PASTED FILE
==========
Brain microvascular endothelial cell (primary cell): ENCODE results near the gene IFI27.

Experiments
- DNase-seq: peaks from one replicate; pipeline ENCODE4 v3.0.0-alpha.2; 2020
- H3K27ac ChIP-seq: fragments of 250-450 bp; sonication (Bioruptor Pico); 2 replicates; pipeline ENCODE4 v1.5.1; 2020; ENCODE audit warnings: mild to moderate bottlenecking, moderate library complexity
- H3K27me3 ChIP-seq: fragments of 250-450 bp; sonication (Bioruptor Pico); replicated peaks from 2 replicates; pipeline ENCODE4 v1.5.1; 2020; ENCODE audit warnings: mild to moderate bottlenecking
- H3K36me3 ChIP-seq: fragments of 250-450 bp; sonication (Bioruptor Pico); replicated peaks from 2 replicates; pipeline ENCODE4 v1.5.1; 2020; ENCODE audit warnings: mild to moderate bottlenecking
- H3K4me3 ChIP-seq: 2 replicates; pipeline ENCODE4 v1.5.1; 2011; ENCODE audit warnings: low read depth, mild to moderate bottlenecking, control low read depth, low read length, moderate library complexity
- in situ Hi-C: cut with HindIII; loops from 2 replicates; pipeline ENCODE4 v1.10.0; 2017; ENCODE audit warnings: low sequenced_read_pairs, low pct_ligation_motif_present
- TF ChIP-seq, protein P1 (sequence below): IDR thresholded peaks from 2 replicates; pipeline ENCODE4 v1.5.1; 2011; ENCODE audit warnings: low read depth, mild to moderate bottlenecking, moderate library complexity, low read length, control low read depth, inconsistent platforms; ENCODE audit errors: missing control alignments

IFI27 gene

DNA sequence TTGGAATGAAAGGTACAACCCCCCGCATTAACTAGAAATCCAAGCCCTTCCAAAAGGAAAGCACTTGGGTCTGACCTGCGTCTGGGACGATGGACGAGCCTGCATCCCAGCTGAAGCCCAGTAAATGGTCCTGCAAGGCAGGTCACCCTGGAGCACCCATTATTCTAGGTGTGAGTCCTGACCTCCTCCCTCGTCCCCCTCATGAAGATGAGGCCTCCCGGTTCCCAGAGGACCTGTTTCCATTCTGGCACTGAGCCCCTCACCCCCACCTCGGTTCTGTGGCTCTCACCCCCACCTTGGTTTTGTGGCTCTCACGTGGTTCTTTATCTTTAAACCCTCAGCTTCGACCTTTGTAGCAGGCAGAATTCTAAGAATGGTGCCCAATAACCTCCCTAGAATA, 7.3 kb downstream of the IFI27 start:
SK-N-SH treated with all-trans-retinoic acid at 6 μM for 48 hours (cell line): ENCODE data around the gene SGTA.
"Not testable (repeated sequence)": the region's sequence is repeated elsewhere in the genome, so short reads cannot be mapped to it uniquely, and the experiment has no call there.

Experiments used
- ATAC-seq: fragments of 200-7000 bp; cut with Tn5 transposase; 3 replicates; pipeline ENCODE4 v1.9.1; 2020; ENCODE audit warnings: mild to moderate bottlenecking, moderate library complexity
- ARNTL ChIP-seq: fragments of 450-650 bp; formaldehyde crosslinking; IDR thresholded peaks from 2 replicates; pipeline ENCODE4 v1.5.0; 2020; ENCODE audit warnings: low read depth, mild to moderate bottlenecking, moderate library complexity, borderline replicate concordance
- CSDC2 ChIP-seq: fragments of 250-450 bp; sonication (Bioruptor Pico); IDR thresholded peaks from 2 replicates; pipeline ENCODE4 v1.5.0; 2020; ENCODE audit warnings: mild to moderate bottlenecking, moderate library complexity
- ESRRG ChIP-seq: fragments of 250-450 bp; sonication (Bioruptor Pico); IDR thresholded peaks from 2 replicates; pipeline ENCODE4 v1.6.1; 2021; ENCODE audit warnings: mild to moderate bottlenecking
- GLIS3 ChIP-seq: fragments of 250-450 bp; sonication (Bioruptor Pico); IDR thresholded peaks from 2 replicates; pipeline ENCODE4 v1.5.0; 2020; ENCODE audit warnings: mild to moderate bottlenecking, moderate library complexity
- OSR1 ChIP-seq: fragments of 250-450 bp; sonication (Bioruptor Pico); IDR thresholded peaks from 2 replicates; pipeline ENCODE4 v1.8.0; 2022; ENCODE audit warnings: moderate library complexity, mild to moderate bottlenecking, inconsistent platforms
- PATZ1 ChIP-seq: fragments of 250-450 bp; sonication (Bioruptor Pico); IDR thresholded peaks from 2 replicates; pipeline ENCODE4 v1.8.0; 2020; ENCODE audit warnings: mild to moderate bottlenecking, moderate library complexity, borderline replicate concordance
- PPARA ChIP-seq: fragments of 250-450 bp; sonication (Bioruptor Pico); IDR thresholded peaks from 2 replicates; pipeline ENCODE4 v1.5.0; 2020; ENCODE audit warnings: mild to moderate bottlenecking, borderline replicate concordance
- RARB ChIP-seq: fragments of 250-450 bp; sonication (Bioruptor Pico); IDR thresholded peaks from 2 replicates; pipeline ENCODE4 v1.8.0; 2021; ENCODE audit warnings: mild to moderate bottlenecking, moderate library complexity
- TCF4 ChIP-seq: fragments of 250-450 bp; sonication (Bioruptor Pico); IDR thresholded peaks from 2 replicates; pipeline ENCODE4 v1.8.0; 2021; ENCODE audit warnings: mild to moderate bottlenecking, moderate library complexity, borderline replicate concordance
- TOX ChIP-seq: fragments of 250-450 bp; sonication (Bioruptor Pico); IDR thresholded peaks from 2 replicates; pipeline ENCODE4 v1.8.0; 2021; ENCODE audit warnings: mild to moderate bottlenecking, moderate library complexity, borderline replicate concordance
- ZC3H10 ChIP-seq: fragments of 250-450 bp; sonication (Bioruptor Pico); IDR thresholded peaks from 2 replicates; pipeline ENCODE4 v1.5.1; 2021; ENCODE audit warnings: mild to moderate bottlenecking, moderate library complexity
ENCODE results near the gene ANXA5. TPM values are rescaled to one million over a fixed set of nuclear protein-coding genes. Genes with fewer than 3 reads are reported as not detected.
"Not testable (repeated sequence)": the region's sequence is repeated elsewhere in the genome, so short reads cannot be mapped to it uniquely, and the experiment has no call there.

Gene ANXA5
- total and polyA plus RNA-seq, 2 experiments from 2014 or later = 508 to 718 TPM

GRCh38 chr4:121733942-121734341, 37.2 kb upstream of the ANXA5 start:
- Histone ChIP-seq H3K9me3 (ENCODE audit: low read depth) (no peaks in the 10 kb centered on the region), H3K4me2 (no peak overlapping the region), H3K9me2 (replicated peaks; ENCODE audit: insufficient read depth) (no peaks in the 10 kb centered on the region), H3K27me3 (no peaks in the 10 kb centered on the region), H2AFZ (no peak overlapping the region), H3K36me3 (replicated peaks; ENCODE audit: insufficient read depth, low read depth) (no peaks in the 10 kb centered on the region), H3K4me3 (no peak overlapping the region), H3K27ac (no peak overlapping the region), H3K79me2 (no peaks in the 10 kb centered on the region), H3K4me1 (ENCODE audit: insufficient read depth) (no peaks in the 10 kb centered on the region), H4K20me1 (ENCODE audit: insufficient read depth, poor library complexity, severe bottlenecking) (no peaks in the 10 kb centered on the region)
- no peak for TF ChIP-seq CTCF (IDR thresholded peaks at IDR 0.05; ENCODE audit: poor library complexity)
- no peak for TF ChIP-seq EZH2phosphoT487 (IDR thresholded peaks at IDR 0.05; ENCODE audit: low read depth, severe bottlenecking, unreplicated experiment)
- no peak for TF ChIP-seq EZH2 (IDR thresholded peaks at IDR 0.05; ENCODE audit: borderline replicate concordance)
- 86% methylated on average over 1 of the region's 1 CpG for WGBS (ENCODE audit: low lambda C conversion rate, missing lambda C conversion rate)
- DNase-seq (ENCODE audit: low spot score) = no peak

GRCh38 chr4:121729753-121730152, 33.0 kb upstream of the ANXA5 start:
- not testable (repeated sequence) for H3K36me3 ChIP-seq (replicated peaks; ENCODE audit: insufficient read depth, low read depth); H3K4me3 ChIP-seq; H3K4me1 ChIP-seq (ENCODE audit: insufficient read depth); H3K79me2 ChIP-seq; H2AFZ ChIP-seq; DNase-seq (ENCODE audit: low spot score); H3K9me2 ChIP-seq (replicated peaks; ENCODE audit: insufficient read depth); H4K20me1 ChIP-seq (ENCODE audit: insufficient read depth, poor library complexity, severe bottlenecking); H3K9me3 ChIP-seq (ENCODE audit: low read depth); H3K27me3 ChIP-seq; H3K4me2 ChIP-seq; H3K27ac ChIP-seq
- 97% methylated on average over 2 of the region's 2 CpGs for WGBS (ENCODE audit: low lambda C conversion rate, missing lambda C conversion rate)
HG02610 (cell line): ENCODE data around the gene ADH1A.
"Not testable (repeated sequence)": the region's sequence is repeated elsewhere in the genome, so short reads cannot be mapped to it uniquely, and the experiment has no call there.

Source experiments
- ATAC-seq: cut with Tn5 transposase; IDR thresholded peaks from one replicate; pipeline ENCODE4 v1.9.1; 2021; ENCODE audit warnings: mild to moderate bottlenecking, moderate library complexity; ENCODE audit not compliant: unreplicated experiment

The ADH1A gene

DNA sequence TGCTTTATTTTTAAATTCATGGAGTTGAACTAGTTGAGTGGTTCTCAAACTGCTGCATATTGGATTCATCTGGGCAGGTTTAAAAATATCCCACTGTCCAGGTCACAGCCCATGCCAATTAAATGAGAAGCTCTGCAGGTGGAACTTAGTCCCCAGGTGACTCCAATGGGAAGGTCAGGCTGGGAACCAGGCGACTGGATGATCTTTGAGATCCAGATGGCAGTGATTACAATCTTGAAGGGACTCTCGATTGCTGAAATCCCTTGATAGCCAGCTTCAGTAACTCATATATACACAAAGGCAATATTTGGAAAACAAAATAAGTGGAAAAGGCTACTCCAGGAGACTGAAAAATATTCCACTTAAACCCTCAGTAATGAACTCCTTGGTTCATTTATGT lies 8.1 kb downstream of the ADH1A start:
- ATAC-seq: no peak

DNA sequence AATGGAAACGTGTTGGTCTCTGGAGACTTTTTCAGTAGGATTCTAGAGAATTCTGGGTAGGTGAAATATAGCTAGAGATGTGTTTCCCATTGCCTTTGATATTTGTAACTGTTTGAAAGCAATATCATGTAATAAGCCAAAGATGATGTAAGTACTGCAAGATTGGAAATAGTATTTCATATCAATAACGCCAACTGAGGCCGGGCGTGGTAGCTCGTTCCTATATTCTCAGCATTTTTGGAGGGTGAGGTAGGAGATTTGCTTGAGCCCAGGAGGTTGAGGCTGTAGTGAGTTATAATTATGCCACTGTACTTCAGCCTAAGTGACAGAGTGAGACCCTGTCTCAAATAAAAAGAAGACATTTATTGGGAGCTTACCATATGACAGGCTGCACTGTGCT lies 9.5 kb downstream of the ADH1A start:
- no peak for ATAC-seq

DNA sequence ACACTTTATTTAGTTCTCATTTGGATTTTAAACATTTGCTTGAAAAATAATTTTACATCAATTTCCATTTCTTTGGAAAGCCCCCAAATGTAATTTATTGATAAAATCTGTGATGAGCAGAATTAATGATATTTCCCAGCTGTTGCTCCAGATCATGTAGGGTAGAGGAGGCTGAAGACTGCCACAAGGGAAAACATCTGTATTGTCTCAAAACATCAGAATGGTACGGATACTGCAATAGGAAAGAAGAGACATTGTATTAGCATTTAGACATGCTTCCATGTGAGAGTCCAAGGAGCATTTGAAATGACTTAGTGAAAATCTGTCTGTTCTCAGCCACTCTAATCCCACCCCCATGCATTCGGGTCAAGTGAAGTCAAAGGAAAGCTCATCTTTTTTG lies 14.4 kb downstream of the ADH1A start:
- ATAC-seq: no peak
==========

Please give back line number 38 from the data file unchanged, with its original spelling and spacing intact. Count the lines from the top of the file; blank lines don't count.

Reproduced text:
GRCh38 chr4:121729753-121730152, 33.0 kb upstream of the ANXA5 start: